The place I’m hosting my video conference server has a NBN link with allegedly 40Mb/s transmission speed and 100Mb/s reception speed. My tests show that it can transmit at about 37Mb/s and receive at speeds significantly higher than that but also quite a bit lower than 100Mb/s (around 60 or 70Mb/s). For a video conference server you have a small number of sources of video and audio and a larger number of targets as usually most people will have their microphones muted and video cameras turned off. This means that the transmission speed is the bottleneck. In every test the reception speed was well below half the transmission speed, so the tests confirmed my expectation that transmission was the only bottleneck, but the reception speed was higher than I had expected.

    When we tested bandwidth use the maximum upload speed we saw was about 4MB/s (32Mb/s) with 8+ video cameras and maybe 20 people seeing some of the video (with a bit of lag). We used 3.5MB/s (28Mb/s) when we only had 6 cameras which seemed to be the maximum for good performance.

  • Get involved – Meet the TDF team

    Joining a free and open source software project, such as LibreOffice, is a great way to build your skills, gain experience for future career options, meet new people – and have fun!

    But sometimes, joining a large and well-established project can be a bit daunting at the start. So here we’ll introduce you to the small team at The Document Foundation, the non-profit entity behind LibreOffice. Most team members oversee certain sub-projects in the LibreOffice community – click on their names to learn more in interviews…

  • Emacs Builders (Together with Richard Stallman) Focus on Learn how to Construct a Extra 'Fashionable' Emacs
  • Lack of Qualified Linux Talent Impedes Enterprise Move to the Clouds

    The Linux Foundation has been working to address the shortage of Linux talent for many years with a combination of training and certification exams.

    Despite this, the breathtaking growth in Linux adoption, especially as the de facto OS of the cloud, means that there is still a shortage of qualified talent, according to Clyde Seepersad, senior vice president and general manager for training and certification at The Linux Foundation (LF).

    “We are always supportive of developments in the training ecosystem which help address this gap. In particular, we are finding that demand for our performance-based certification exams continues to be gated by individuals not feeling adequately prepared,” he told LinuxInsider.

    LF’s certification exams include Certified Kubernetes Administrator, Certified Kubernetes Application Developer, Linux Foundation Certified SysAdmin, and Linux Foundation Certified Engineer.

    “ACG and LA both have excellent reputations for the quality of their open-source training content so we are pleased to see them come together to better serve the talent development needs of the open-source software ecosystem,” he added.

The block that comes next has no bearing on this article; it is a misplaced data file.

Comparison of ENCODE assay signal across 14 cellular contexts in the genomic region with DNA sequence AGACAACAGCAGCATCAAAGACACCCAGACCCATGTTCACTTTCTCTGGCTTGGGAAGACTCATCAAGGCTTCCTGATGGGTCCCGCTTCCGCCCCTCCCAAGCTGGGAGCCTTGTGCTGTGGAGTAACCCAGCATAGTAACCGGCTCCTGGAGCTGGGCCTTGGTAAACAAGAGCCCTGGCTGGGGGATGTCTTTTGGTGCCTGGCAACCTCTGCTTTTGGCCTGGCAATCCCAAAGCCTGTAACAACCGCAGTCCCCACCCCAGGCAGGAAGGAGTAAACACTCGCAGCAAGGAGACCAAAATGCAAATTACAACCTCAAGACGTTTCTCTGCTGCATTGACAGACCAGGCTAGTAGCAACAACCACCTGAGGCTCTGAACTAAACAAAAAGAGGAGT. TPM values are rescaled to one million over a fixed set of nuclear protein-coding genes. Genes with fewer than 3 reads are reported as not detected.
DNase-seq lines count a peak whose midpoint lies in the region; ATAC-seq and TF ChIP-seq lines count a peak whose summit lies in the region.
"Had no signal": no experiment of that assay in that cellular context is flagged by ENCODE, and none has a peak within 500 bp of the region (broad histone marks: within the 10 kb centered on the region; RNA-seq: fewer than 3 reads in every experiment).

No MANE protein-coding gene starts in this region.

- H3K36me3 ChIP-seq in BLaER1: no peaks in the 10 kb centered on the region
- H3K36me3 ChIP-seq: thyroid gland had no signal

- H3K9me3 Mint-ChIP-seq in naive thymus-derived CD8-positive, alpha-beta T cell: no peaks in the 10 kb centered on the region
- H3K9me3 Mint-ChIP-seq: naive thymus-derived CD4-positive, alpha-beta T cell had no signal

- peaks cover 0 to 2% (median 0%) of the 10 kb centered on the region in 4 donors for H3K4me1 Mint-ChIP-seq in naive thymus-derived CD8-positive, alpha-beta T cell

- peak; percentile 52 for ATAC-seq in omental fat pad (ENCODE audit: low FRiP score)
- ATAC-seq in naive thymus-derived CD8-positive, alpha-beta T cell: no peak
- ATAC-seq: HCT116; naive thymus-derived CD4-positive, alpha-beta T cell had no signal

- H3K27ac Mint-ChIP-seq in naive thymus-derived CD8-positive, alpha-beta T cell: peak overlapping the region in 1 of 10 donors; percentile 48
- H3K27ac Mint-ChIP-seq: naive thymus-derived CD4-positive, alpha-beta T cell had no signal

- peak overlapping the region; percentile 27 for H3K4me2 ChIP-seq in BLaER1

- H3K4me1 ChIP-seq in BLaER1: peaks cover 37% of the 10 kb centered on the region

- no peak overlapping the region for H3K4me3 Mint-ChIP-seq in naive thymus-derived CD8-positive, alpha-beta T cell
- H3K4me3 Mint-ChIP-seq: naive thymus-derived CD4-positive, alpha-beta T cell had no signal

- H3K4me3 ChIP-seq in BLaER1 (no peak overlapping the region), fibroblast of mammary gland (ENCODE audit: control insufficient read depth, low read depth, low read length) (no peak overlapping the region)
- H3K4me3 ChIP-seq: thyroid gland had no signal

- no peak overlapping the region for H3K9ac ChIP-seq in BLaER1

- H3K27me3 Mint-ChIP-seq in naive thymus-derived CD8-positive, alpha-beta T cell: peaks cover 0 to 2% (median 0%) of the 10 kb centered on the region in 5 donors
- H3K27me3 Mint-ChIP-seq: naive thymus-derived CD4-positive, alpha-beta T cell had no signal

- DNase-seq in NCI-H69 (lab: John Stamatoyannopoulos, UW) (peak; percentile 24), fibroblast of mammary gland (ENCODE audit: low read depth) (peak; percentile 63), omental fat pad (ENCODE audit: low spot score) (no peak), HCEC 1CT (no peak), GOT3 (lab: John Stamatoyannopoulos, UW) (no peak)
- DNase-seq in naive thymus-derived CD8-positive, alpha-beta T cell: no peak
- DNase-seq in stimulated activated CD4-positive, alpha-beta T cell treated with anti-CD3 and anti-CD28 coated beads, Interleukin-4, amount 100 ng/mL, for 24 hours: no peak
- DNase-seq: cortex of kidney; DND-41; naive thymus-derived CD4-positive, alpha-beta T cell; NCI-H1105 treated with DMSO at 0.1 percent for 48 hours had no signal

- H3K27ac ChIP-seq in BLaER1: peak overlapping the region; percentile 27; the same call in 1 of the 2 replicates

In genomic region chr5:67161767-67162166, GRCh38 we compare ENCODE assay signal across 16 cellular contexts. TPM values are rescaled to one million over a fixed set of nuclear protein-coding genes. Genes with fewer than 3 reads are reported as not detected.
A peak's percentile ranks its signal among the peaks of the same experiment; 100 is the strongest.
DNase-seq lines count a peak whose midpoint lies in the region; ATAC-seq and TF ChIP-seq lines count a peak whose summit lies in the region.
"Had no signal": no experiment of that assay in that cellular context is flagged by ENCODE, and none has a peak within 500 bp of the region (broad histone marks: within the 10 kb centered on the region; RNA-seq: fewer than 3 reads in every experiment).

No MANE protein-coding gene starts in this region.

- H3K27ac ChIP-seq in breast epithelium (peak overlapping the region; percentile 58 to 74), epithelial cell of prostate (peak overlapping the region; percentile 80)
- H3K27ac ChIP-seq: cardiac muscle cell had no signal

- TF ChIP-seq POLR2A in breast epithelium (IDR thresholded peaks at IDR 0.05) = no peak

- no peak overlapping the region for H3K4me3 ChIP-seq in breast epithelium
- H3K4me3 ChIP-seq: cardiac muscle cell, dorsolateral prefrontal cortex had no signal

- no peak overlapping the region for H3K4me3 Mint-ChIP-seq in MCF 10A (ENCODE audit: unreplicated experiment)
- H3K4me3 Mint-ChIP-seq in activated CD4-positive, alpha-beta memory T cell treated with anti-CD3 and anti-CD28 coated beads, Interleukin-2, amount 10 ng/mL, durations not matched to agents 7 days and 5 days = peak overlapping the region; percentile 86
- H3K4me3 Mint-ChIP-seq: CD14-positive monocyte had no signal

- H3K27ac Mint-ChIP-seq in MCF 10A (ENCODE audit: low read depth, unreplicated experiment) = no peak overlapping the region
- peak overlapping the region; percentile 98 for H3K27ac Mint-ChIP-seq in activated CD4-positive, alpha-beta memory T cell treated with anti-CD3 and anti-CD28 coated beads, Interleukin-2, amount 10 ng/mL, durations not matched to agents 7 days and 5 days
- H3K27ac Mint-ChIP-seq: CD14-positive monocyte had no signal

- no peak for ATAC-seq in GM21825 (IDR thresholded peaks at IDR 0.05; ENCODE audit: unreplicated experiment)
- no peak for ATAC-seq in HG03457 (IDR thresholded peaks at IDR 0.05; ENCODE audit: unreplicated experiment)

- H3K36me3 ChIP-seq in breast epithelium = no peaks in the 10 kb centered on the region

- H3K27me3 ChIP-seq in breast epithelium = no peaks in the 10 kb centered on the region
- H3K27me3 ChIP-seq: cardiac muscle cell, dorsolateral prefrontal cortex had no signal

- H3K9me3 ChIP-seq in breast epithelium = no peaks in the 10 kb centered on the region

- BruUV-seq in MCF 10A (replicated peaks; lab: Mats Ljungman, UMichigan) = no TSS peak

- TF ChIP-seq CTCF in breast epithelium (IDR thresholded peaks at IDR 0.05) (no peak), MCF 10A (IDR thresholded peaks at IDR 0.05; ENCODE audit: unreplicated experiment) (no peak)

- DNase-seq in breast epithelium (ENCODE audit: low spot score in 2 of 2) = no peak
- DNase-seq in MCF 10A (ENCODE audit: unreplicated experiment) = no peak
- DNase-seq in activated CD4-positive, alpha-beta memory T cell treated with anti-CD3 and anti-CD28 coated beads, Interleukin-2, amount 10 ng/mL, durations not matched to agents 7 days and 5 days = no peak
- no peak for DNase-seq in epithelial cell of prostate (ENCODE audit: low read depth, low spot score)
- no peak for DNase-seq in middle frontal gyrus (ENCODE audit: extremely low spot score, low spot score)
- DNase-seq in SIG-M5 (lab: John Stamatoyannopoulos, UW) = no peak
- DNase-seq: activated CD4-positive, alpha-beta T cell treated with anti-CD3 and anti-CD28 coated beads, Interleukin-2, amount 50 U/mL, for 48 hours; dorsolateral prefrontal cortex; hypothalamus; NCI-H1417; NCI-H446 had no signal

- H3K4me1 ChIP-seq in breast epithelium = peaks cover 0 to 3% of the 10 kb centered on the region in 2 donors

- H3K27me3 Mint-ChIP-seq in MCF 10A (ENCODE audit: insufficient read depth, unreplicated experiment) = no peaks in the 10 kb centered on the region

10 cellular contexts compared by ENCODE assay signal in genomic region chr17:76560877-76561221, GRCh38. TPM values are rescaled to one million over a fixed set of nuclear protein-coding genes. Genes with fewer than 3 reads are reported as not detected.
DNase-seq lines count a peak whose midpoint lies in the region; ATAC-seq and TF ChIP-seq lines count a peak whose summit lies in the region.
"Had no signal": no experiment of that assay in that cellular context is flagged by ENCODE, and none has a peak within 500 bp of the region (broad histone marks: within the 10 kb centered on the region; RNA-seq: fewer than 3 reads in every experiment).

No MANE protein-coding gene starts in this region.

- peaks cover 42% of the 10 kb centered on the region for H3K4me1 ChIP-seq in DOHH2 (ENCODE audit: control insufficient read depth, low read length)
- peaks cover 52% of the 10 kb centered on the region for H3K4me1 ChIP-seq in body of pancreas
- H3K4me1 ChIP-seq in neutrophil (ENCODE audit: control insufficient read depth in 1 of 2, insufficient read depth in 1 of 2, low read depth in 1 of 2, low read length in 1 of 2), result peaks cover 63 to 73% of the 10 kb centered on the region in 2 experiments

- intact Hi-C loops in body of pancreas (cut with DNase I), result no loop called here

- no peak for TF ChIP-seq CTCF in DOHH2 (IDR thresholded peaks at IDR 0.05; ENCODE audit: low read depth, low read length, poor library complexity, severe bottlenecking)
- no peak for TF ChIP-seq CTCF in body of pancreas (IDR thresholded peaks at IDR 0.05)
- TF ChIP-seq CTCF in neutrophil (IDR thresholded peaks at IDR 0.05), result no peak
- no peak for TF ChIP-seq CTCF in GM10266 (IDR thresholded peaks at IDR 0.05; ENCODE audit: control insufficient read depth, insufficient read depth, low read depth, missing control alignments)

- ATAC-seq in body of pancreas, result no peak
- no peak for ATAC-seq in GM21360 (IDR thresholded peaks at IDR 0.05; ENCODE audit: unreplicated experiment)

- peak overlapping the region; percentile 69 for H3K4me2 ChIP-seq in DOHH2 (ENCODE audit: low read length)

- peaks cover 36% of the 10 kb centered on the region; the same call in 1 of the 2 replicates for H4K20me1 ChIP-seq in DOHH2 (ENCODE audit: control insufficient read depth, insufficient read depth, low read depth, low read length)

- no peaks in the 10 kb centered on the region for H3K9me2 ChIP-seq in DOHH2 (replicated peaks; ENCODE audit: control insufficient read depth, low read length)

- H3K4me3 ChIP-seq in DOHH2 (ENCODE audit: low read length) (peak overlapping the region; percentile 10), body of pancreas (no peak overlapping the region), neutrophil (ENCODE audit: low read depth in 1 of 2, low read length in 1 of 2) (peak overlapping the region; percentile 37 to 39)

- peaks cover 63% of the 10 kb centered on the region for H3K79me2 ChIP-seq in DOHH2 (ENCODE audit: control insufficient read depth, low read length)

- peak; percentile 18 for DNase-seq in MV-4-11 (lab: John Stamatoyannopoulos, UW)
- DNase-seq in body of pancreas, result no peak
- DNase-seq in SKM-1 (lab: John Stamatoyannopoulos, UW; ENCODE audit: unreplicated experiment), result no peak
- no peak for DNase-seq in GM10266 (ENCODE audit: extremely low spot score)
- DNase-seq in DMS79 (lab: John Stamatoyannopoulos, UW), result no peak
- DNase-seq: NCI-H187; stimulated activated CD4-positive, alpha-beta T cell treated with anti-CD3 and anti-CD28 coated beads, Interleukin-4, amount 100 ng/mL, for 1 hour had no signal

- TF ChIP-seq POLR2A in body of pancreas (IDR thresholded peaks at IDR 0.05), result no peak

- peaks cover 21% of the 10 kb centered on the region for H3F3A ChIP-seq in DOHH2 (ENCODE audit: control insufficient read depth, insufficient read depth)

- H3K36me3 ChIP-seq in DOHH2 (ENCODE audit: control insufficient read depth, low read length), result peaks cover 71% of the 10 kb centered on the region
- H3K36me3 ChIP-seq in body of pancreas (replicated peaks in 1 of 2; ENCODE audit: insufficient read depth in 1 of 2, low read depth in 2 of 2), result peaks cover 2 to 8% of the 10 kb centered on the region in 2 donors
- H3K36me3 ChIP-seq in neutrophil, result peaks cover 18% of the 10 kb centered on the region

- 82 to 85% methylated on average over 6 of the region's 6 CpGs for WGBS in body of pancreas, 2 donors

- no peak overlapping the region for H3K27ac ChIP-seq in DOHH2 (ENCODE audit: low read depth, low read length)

• Last phase of the desktop wars?

    Economic pressure will be on Microsoft to deprecate the emulation layer. Partly because it’s entirely a cost center. Partly because they want to reduce the complexity cost of running Azure. Every increment of Windows/Linux convergence helps with that – reduces administration and the expected volume of support traffic.

    Eventually, Microsoft announces upcoming end-of-life on the Windows emulation. The OS itself , and its userland tools, has for some time already been Linux underneath a carefully preserved old-Windows UI. Third-party software providers stop shipping Windows binaries in favor of ELF binaries with a pure Linux API…

    …and Linux finally wins the desktop wars, not by displacing Windows but by co-opting it. Perhaps this is always how it had to be.

More on ESR

  • Linux winning battle against Windows

    Open-source advocate Eric Raymond thinks that Windows development will "inevitably" become a drag on Microsoft's business and Vole will switch to a Linux kernel.

    Raymond has been gazing at his crystal balls and thinks that a Microsoft corporate strategist will come up with the idea that Vole can save a fortune by making Windows a Proton-like emulation layer over a Linux kernel, with the layer getting thinner over time as more of the support lands in the mainline kernel sources.

    This would enable Vole to shed an ever-larger fraction of its development costs as less and less has to be done in-house.

Windows to become emulation layer atop Linux kernel

  • Windows to become emulation layer atop Linux kernel, predicts Eric Raymond

    That collection of ingredients, he argued, will collide with the fact that Azure is now Microsoft's cash cow while the declining PC market means that over time Microsoft will be less inclined to invest in Windows 10.

    "Looked at from the point of view of cold-blooded profit maximization, this means continuing Windows development is a thing Microsoft would prefer not to be doing," he wrote. "Instead, they'd do better putting more capital investment into Azure – which is widely rumored to be running more Linux instances than Windows these days."

"Outlandish Theory" from ESR

  • Outlandish Theory Suggests Microsoft Will Ditch Windows Kernel In Favor Of Linux